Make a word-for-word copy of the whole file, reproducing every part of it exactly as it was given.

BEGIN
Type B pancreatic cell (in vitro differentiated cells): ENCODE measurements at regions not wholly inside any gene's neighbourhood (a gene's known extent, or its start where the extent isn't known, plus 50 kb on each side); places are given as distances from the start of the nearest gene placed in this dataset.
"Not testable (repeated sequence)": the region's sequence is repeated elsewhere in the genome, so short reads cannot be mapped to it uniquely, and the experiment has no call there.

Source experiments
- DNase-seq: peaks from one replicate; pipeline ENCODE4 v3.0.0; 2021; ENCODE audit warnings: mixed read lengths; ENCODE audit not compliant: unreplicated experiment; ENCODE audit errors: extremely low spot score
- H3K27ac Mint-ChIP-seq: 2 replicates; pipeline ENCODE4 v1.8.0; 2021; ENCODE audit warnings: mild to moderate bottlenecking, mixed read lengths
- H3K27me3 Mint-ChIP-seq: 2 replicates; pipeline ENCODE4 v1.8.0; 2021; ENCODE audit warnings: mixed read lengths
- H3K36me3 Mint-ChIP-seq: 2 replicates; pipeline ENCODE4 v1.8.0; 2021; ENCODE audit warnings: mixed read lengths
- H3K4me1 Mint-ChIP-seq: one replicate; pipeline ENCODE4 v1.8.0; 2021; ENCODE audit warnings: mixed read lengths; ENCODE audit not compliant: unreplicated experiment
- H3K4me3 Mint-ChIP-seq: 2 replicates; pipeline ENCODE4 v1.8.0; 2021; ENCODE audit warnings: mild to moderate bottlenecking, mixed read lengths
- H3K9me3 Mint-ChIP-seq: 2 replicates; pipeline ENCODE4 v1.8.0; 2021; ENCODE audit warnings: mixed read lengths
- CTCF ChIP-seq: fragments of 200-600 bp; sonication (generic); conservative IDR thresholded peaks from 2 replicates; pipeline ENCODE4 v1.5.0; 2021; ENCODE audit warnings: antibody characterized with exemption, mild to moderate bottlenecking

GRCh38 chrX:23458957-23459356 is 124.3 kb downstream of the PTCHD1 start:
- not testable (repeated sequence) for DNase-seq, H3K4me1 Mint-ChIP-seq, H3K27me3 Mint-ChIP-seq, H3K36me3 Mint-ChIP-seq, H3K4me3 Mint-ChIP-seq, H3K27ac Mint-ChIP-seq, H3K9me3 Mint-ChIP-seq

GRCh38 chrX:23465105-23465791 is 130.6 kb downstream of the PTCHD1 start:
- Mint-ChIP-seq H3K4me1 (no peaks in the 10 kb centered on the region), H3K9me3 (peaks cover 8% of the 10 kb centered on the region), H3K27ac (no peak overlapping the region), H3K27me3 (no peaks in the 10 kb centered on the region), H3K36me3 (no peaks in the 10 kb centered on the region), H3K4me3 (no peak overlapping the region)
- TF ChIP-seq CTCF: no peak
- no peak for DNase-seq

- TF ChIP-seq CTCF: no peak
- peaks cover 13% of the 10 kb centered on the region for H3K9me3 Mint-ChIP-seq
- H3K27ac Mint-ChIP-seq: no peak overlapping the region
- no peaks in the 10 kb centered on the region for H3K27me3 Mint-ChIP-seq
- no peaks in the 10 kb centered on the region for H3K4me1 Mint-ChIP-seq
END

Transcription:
Type B pancreatic cell (in vitro differentiated cells): ENCODE measurements at regions not wholly inside any gene's neighbourhood (a gene's known extent, or its start where the extent isn't known, plus 50 kb on each side); places are given as distances from the start of the nearest gene placed in this dataset.
"Not testable (repeated sequence)": the region's sequence is repeated elsewhere in the genome, so short reads cannot be mapped to it uniquely, and the experiment has no call there.

Source experiments
- DNase-seq: peaks from one replicate; pipeline ENCODE4 v3.0.0; 2021; ENCODE audit warnings: mixed read lengths; ENCODE audit not compliant: unreplicated experiment; ENCODE audit errors: extremely low spot score
- H3K27ac Mint-ChIP-seq: 2 replicates; pipeline ENCODE4 v1.8.0; 2021; ENCODE audit warnings: mild to moderate bottlenecking, mixed read lengths
- H3K27me3 Mint-ChIP-seq: 2 replicates; pipeline ENCODE4 v1.8.0; 2021; ENCODE audit warnings: mixed read lengths
- H3K36me3 Mint-ChIP-seq: 2 replicates; pipeline ENCODE4 v1.8.0; 2021; ENCODE audit warnings: mixed read lengths
- H3K4me1 Mint-ChIP-seq: one replicate; pipeline ENCODE4 v1.8.0; 2021; ENCODE audit warnings: mixed read lengths; ENCODE audit not compliant: unreplicated experiment
- H3K4me3 Mint-ChIP-seq: 2 replicates; pipeline ENCODE4 v1.8.0; 2021; ENCODE audit warnings: mild to moderate bottlenecking, mixed read lengths
- H3K9me3 Mint-ChIP-seq: 2 replicates; pipeline ENCODE4 v1.8.0; 2021; ENCODE audit warnings: mixed read lengths
- CTCF ChIP-seq: fragments of 200-600 bp; sonication (generic); conservative IDR thresholded peaks from 2 replicates; pipeline ENCODE4 v1.5.0; 2021; ENCODE audit warnings: antibody characterized with exemption, mild to moderate bottlenecking

GRCh38 chrX:23458957-23459356 is 124.3 kb downstream of the PTCHD1 start:
- not testable (repeated sequence) for DNase-seq, H3K4me1 Mint-ChIP-seq, H3K27me3 Mint-ChIP-seq, H3K36me3 Mint-ChIP-seq, H3K4me3 Mint-ChIP-seq, H3K27ac Mint-ChIP-seq, H3K9me3 Mint-ChIP-seq

GRCh38 chrX:23465105-23465791 is 130.6 kb downstream of the PTCHD1 start:
- Mint-ChIP-seq H3K4me1 (no peaks in the 10 kb centered on the region), H3K9me3 (peaks cover 8% of the 10 kb centered on the region), H3K27ac (no peak overlapping the region), H3K27me3 (no peaks in the 10 kb centered on the region), H3K36me3 (no peaks in the 10 kb centered on the region), H3K4me3 (no peak overlapping the region)
- TF ChIP-seq CTCF: no peak
- no peak for DNase-seq

- TF ChIP-seq CTCF: no peak
- peaks cover 13% of the 10 kb centered on the region for H3K9me3 Mint-ChIP-seq
- H3K27ac Mint-ChIP-seq: no peak overlapping the region
- no peaks in the 10 kb centered on the region for H3K27me3 Mint-ChIP-seq
- no peaks in the 10 kb centered on the region for H3K4me1 Mint-ChIP-seq